You are here
Activist fund Quarz urges cash discipline, higher dividend from CSE Global
ACTIVIST fund Quarz Capital Management is back in action, this time targeting mainboard-listed CSE Global, the process control and communications network system integrator.
In an open letter issued to the management and board of CSE Global on Monday morning, Quarz wrote that CSE's share price has slumped by over 40 per cent since 2015 and trades near its book value of S$0.34 share.
Blaming investors' lack of confidence in CSE on its leadership team's inadequate cost and operational discipline, Quarz is suggesting that CSE immediately distribute S$18 million of its S$48 million net cash position as a special dividend to shareholders.
At CSE's closing price of S$0.345 last Friday, this would represent a dividend yield of about 10 per cent, up from 8 per cent based on its last dividend announcement.
Quarz also flagged CSE's sharp fall in underlying net income from S$31 million in 2015 to S$13.3 million last year, despite spending S$28 million of shareholders' funds on seven acquisitions since 2015.
"The substantial loss of capital has triggered speculations of a reduction in dividend due to the lower net cash balance," Quarz wrote.
It is suggesting that CSE commit to pay at least 80 per cent of net income as dividend with a dividend payout floor of S$12.5 million (roughly, a 7 per cent dividend yield) instead.
CSE is a "cash-rich" but "poorly-managed" technology firm with recurring cash flow from maintenance and upgrade projects, Quarz wrote.
The question of misaligned interests was also thrown up.
CSE's board and management combined hold a small, roughly 2 per cent stake in the firm worth about S$3.8 million, Quarz wrote. But they drew a yearly compensation in excess of S$4.4 million in 2016 and more than S$7.5 million each year from 2012 to 2015, Quarz added.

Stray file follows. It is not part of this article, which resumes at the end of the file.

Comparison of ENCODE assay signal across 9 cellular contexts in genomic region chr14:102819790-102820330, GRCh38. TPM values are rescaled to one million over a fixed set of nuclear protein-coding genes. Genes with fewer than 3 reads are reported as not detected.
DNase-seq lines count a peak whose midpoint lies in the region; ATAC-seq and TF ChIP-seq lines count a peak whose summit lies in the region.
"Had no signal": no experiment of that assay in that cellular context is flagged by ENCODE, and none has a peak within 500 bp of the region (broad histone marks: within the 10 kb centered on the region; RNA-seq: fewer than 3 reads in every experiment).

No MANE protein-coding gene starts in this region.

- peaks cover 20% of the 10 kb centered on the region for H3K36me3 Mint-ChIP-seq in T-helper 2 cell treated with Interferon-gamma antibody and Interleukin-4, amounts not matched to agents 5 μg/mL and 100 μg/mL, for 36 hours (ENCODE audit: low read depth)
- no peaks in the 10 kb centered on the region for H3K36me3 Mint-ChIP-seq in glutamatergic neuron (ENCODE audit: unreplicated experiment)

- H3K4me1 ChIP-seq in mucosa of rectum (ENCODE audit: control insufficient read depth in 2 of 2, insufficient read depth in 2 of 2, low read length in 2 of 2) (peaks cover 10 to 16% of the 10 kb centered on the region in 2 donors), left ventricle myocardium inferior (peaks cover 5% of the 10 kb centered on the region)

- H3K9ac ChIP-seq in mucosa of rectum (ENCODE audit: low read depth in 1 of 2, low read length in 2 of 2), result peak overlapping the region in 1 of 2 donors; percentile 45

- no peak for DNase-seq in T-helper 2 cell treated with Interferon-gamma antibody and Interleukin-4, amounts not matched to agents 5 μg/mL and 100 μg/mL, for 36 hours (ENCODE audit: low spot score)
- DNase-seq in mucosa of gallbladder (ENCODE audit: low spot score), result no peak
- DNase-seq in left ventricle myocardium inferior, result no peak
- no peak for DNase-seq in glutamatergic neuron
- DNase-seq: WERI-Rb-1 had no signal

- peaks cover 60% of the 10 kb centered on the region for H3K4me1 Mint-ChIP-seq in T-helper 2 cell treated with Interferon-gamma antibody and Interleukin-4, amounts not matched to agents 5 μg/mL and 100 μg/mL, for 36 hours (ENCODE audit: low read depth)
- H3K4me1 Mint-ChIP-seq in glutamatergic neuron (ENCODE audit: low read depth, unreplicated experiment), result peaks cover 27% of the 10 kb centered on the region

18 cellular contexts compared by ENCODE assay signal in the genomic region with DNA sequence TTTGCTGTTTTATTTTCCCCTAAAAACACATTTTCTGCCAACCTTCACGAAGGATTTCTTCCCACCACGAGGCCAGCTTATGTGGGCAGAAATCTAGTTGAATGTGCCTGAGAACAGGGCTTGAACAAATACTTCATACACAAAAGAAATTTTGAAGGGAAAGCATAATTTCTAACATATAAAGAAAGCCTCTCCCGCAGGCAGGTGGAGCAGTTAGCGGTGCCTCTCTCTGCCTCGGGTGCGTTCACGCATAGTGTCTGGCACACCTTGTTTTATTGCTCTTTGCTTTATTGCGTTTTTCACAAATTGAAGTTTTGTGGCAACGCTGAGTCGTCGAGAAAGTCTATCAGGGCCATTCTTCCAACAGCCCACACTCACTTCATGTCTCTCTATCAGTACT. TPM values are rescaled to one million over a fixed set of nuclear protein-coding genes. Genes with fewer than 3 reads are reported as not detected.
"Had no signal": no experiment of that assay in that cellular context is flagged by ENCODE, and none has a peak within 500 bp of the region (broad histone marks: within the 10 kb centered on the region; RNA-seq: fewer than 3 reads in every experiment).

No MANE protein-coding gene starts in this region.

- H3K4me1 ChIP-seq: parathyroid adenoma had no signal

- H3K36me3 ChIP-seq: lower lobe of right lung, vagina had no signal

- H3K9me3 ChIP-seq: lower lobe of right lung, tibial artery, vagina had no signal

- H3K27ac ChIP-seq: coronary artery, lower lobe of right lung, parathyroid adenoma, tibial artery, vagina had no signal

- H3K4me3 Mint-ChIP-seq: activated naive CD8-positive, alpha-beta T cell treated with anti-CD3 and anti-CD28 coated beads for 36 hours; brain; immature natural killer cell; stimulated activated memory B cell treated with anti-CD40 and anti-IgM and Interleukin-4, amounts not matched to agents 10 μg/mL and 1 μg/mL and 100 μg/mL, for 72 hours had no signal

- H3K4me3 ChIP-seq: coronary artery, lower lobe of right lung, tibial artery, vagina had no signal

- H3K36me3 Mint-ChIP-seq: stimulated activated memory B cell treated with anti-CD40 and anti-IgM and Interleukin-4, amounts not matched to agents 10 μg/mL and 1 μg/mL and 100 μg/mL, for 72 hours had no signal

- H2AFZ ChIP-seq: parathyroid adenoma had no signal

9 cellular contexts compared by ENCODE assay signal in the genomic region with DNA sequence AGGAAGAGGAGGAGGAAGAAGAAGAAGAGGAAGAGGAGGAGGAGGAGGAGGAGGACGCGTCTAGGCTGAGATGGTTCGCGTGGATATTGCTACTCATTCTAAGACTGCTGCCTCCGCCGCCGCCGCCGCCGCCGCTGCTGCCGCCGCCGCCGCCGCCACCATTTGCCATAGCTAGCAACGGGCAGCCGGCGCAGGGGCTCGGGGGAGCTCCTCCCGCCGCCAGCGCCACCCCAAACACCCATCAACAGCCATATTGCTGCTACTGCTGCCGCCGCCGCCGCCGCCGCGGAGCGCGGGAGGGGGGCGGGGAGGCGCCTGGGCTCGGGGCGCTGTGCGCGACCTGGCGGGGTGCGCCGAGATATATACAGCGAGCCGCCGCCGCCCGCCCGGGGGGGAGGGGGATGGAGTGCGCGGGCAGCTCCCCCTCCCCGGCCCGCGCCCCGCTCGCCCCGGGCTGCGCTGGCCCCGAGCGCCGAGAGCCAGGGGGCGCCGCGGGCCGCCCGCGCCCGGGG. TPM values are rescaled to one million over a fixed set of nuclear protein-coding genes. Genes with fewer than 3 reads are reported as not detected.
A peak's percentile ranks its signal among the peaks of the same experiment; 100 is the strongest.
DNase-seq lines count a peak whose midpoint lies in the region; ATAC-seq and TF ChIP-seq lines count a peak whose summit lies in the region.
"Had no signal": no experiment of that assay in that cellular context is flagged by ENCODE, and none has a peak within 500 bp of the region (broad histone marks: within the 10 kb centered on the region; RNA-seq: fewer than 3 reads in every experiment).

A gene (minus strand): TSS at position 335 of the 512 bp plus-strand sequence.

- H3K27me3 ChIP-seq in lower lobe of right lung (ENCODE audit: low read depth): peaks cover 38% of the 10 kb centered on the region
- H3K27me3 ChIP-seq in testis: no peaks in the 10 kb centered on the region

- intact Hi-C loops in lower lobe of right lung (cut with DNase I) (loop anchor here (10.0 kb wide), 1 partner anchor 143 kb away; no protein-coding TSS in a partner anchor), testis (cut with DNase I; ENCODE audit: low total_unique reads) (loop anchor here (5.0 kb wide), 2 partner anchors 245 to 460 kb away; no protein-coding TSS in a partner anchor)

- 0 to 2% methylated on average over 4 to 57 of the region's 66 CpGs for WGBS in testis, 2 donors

Quarz wrote: "Top management and board is projected to pay themselves in excess of S$3.5 million with remuneration increasing to more than 25 per cent of 2017 underlying net profit (S$13.3 million)."
In fact, CSE made a net loss of S$45.1 million in 2017.
This is after taking into account a one-off loss of S$16.8 million for apparent violations of Iran sanctions by a subsidiary between 2012 to 2013, as well as a write-down of S$37.9 million of account receivables and intangibles last year.
"Losses have been labelled 'legacy issues' despite most of them (the board and management) present during the occurrences," Quarz wrote.
Quarz has a less than 5 per cent stake in CSE Global, but said that combined with its affiliates, it has built up a "sizeable position" in the company.
"We, together... hold a substantially larger shareholding than the current management and board of CSE combined," Quarz wrote, but declined to name its affiliates.
Quarz said that it wants to engage with the CSE board to unlock shareholder value, and may propose measures in annual general meetings or extraordinary general meetings to "expedite" this process.
This could involve the election of new board members and/or a sale of the firm, Quarz wrote.